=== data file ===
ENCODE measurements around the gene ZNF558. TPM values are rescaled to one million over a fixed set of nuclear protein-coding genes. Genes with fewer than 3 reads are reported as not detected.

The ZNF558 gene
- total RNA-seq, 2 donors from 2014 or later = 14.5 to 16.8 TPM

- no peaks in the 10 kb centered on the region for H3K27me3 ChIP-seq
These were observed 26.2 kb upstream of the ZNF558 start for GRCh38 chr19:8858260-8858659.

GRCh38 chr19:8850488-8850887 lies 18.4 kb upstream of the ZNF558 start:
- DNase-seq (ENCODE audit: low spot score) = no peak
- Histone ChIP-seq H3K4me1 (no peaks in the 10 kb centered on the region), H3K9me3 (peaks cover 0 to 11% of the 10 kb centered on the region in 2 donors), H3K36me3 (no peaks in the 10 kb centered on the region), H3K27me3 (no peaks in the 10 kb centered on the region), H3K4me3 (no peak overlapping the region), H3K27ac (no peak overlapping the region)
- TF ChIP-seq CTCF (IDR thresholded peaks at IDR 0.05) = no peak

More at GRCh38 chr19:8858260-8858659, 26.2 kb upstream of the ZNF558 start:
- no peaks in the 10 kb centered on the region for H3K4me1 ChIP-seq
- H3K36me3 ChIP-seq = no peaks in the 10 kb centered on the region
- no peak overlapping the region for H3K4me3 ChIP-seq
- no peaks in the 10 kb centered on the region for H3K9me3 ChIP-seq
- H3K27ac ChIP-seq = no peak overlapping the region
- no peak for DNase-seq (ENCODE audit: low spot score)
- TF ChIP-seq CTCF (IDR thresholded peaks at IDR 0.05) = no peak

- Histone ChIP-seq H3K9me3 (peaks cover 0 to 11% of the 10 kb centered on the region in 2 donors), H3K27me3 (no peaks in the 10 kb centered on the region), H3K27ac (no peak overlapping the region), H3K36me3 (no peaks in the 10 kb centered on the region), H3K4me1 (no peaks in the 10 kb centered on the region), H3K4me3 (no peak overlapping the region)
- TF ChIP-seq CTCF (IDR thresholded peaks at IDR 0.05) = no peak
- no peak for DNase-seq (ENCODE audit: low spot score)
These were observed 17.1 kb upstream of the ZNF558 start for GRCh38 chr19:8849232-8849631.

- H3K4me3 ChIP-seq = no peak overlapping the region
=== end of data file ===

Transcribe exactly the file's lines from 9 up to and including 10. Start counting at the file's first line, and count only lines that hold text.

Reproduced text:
- TF ChIP-seq CTCF (IDR thresholded peaks at IDR 0.05) = no peak

More at GRCh38 chr19:8858260-8858659, 26.2 kb upstream of the ZNF558 start: